Here it sparkled alongside other Golconda diamonds including the Koh-i-Noor, the Akbar Shah and the Great Mughal Diamond, all of which adorned this very literal and visible seat of Mughal power in India.
But by the early 18th Century Mughal power was on the wane. So when in 1739 the Persian ruler Nader Shah attacked from the north, sacking and decimating Delhi, Mughal emperor Muhammad Shah had no option but to surrender most of his riches just to get the invaders to leave the city. The treasures he gave up included the Peacock Throne and all of its magnificent jewels, including the Great Table Diamond.
However, the magnificent stone wasn’t to be Nader Shah’s for long. When he was assassinated only a few years later, it is reported to have been passed down to his grandson Shahrokh. Again, the Great Table Diamond passed hands and dynasties, a talisman keenly coveted by whoever sat on the throne of Persia. But it was rarely seen outside royal circles. When the diamond was last spotted in 1791 by Sir Harford Brydges, a British diplomat in the region, it was only because the then Shah had recruited his services to try and sell some of his gems to fund militaristic designs on one of his neighbouring kingdoms. After that, it was as if the magnificent rock simply vanished.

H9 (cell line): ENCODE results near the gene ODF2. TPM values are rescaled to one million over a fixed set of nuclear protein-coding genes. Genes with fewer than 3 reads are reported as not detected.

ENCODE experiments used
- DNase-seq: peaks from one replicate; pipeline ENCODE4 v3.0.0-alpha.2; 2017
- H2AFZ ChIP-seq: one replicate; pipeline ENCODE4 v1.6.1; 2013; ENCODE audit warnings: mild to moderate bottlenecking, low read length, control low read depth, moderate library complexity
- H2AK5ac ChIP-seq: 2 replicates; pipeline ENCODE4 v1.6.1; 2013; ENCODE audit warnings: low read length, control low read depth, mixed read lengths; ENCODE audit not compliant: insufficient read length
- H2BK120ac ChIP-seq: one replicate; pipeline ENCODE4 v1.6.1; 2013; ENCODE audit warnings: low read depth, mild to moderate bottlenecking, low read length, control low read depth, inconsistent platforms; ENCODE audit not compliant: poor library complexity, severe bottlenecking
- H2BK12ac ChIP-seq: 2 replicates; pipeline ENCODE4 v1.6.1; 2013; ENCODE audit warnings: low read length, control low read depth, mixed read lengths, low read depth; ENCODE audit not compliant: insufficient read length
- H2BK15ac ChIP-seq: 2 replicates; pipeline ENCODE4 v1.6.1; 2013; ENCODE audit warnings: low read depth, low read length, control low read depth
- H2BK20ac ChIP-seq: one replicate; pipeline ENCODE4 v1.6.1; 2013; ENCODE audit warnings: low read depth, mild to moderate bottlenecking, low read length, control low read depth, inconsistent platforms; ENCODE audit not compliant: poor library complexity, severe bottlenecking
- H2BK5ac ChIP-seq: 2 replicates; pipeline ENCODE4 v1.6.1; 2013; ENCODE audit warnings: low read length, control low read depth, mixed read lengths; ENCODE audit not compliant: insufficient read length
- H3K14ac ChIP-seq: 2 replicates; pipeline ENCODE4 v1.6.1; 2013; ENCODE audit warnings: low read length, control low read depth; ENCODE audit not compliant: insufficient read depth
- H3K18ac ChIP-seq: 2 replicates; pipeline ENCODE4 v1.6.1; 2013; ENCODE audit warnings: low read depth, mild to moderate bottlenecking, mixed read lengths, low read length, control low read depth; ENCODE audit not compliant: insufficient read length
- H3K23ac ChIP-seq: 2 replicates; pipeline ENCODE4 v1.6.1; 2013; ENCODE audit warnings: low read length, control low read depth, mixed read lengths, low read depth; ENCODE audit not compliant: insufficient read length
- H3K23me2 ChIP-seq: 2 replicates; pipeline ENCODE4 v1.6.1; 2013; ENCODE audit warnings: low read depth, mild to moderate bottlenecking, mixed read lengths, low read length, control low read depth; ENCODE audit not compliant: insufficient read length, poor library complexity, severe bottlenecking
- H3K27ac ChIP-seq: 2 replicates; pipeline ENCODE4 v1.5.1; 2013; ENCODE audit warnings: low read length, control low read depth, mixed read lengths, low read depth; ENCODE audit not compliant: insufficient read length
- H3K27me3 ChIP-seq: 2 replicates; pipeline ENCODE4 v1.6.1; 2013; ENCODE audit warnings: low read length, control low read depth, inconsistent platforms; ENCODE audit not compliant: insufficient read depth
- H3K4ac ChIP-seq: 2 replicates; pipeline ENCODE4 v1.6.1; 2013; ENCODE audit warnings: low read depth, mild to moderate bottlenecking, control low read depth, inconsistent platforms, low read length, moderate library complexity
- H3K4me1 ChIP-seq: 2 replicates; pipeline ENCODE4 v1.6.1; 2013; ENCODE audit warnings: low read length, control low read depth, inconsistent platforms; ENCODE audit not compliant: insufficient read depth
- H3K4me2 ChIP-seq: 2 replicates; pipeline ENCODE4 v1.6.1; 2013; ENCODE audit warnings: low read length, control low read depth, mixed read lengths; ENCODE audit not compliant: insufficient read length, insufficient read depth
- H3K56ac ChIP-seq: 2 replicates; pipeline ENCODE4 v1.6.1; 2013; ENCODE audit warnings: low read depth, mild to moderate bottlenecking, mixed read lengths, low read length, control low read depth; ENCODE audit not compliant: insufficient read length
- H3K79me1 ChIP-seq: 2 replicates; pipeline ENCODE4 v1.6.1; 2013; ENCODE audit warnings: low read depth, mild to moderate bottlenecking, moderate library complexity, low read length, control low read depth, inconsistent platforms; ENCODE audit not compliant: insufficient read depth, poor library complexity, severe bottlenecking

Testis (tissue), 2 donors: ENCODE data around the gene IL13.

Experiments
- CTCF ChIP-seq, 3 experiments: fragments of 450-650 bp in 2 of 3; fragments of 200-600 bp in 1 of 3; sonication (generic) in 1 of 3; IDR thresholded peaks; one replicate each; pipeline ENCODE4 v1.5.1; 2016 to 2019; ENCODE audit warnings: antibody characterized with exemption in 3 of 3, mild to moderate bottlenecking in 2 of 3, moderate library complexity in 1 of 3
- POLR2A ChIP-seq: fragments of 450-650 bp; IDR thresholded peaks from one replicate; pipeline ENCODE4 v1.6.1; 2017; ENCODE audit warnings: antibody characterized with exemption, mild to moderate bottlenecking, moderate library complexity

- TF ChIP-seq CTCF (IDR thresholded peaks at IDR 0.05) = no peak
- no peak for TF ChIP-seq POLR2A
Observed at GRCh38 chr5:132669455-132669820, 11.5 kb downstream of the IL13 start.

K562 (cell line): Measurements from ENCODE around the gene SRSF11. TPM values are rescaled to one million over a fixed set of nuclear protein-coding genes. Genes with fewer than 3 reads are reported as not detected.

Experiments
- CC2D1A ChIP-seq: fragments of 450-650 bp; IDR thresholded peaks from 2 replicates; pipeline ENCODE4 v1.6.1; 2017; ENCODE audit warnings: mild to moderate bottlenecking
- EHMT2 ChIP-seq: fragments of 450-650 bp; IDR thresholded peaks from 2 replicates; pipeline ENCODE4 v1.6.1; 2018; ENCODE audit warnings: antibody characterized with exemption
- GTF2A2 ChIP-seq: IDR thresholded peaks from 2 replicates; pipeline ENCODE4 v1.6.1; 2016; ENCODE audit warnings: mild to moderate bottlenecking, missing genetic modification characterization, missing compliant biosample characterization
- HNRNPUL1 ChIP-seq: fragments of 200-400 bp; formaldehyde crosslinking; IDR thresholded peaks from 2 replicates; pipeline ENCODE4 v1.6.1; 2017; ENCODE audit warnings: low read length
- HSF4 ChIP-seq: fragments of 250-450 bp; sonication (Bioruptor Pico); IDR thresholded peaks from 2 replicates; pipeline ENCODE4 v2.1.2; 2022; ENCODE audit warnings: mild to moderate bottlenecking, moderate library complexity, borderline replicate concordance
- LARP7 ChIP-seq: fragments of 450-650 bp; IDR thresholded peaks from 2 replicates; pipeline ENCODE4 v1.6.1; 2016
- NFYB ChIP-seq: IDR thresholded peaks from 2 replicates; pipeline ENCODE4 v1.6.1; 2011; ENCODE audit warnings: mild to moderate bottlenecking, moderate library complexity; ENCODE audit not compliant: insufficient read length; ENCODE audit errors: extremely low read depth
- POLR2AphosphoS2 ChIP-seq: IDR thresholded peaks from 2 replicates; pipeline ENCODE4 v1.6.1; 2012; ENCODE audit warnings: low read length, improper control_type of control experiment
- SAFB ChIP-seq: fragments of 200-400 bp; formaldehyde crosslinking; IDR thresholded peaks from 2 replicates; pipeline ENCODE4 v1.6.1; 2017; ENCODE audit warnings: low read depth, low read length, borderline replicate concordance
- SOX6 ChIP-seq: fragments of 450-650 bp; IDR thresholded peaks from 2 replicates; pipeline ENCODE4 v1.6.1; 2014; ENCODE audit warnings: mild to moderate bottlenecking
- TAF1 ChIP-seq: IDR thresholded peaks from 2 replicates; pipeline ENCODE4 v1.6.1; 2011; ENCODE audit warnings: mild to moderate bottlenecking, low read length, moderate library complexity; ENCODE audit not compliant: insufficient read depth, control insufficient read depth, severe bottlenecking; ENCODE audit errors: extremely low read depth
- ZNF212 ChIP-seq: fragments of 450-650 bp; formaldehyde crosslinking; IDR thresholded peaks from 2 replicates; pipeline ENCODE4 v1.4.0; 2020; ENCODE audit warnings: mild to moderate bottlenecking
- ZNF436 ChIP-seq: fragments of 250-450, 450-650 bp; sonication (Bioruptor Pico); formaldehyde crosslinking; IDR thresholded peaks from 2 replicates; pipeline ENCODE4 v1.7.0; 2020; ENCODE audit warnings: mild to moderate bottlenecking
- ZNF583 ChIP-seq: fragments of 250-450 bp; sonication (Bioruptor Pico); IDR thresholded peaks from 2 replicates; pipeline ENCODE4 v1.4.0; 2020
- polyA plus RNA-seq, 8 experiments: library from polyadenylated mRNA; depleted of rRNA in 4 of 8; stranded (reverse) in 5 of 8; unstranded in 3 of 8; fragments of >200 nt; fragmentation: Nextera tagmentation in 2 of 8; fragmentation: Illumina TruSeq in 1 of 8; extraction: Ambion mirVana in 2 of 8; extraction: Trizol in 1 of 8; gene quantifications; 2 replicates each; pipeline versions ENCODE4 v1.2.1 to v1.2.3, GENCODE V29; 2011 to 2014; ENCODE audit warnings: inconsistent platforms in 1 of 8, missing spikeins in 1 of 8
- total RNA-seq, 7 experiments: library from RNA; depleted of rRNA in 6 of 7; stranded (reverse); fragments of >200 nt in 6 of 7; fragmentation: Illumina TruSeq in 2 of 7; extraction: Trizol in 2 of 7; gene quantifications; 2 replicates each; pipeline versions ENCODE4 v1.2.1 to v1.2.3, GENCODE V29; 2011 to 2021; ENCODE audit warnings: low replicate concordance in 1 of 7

The mystery of the whereabouts of the Great Table Diamond was reignited when successive Shahs of Iran started appearing in public wearing a magnificent pink diamond, considerably smaller in size than the Great Table Diamond, but remarkably similar in colour and clarity. In fact, Naser al-Din Shah Qajar, Shah of Iran in the late 19th Century and a keen collector of gems, was regularly seen wearing the smaller rock in his armband, aigrette or as a brooch and was said to absolutely adore it. By the time Reza Shah was crowned Shah in 1926, the mysterious pink rock had taken pride of place in his ceremonial headgear, officially making its way into the Iranian crown jewels. He passed it down as a precious heirloom because the rock made an appearance again when Reza Shah Pahlavi, the last Shah of Iran married his third wife. He not only wore the pink stone in his crown, but, as the ultimate symbol of love, during the ceremony he placed a stunning tiara with a matching gorgeous pink stone at the centre, on his beautiful new bride Farah Pahlavi’s head. It was a positively regal take on the traditional diamond engagement ring. But could these be from the famed Great Table Diamond that was thought to have been lost to history?